Reds not dead

Lebanon needs to make better use of its indigenous white varietals, Merweh and Obeideh and work towards resurrecting an indigenous red we can call our own. I had lunch with Walid Maalouf, a landowner and grape farmer from Niha in the Bekaa on Saturday. He said that he has wine, still drinkable apparently, made by his father in the 40s from a local grape, known as Miriam and which has apparently died out. It is not the only one. Jean Hage Chahine, arguably Lebanon’s foremost grape expert, told me in 2004 that most of Lebanon’s local cultivars have disappeared.

Now there are rumors that the industry is trying to hunt down one of these dead reds a red varietal that is suitable, not only for wine making, but which will appeal to modern palates and give Lebanese wines a sharper identity and a competitive edge. The Cypriots have at least four locals grapes – two whites and two reds – the most prized of which is the Maratheftiko, a smoky, more brooding Cinsault. If we had a red, Lebanon could really begin to market our wines with a distinct national character in the same way that the South African’s have made the most out of the Pinotage.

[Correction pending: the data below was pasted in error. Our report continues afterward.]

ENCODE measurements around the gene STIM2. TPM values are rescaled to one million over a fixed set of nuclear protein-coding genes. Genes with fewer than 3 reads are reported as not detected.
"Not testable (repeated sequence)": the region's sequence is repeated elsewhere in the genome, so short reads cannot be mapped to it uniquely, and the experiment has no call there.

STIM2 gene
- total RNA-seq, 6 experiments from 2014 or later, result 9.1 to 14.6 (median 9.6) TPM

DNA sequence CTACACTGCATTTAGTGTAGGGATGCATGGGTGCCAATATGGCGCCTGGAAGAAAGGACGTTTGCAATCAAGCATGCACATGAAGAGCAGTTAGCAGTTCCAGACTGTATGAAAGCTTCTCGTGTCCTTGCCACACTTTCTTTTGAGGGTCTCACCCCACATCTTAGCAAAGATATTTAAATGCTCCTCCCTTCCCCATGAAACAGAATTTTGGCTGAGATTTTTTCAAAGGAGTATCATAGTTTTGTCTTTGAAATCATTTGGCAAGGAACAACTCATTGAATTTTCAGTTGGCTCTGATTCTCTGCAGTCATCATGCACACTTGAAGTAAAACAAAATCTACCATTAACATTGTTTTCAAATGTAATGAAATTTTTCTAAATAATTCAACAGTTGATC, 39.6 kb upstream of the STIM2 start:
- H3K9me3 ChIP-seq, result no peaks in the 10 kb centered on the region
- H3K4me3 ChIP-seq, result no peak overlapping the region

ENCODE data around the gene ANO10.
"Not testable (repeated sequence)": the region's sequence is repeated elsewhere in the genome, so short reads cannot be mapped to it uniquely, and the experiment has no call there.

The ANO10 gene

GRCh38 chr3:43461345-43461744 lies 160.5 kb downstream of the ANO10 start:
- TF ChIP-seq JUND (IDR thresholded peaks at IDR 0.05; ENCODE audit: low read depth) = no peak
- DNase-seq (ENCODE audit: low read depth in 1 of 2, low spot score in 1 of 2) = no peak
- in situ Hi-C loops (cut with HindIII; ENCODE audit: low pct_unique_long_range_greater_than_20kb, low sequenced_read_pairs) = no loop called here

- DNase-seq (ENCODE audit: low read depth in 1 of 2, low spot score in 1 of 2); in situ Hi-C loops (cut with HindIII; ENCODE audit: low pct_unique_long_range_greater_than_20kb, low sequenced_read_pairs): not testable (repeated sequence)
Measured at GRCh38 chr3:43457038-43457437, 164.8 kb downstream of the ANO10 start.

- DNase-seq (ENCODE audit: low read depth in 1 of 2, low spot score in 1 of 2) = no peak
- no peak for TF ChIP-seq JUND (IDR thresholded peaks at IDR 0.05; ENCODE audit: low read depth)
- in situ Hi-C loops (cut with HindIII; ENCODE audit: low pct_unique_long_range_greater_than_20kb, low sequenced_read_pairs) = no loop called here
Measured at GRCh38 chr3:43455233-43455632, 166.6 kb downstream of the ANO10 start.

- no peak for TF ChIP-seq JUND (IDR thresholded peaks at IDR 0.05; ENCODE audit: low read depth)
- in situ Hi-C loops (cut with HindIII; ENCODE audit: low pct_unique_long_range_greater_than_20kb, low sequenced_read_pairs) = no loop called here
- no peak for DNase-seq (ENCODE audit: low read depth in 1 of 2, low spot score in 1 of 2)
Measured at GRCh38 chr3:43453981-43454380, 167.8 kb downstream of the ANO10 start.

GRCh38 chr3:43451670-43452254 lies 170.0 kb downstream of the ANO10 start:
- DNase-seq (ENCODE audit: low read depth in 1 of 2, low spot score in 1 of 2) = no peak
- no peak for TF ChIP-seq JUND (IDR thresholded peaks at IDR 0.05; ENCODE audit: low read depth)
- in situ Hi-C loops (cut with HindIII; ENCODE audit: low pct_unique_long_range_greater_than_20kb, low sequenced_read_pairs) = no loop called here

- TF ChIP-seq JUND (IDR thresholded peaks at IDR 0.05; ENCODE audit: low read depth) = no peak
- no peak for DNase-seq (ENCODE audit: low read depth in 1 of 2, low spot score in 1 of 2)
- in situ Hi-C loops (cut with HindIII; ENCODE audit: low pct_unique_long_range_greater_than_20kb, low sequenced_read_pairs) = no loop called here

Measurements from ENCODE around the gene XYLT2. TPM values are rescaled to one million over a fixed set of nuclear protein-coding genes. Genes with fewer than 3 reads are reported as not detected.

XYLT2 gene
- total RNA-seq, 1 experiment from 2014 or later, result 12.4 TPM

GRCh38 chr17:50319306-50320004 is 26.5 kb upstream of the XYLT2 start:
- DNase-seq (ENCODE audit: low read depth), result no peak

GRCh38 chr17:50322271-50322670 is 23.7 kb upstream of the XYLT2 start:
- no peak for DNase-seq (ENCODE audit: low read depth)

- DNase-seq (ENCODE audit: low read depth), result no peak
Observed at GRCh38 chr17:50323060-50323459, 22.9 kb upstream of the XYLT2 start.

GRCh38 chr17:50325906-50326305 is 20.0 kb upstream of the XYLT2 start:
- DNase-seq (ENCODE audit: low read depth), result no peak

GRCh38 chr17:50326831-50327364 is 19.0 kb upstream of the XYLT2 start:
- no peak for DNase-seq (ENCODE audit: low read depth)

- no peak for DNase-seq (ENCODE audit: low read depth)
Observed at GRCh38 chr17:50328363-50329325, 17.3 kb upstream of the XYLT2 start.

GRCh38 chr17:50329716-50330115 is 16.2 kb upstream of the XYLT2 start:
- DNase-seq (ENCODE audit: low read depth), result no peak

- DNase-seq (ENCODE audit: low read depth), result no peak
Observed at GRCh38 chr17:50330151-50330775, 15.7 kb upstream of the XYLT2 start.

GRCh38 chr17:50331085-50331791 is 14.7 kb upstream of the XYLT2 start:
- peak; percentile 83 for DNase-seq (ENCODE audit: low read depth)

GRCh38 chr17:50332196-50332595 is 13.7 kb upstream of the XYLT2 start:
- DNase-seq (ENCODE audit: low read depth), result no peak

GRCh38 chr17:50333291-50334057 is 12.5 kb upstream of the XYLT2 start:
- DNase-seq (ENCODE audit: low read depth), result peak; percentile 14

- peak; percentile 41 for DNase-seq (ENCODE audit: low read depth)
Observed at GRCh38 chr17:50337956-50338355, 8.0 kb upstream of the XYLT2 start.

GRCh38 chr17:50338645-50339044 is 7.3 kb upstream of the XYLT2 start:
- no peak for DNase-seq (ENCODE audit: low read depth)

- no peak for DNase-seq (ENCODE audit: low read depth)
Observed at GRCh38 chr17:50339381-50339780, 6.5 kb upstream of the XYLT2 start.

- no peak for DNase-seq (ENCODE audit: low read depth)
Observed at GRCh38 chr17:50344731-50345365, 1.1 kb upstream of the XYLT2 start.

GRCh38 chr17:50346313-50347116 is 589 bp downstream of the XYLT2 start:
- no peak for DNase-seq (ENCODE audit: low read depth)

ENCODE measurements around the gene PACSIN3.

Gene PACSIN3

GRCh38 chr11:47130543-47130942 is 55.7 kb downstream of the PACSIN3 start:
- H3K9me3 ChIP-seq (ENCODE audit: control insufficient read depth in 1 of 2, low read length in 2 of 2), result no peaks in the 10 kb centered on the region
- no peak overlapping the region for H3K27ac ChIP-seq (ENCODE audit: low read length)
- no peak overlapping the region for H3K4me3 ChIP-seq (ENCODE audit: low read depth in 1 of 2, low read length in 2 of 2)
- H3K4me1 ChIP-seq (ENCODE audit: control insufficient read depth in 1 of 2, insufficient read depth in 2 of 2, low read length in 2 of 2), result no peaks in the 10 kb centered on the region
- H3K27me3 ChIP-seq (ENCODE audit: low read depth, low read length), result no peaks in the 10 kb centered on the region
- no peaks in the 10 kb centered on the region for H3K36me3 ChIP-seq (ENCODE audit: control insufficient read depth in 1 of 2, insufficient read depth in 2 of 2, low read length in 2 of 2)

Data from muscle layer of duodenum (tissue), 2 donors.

Only two wineries use local whites: Château Musar puts both in its flagship white of which only 2000 cases are made each year. It is one of the most deeply complex and profound wines in the world. Elsewhere Massaya uses Obeideh, along with Clairette, Sauvignon Blanc and Chardonnay, in its Classic. The rest of us are apparently still in the throes of the ongoing love affair with foreign varietals.

But back to the Miriam. I promised Walid that I would visit him later this month and taste his 70-year-old wine. The tasting note should be interesting.

As the lunch progressed Walid shifted the topic of conversation to Arak, a subject on which he claimed to have extensive knowledge. I don’t doubt him as his family have been in the grape business for nearly 300 years. It did however remind me of the three things that all Lebanese will tell anyone who will care to listen: Their Arak is the best; their raw meat is the only one that won’t kill you and that they are from a ‘good family’. Some things never change!

Can Miriam offer a new dimension?


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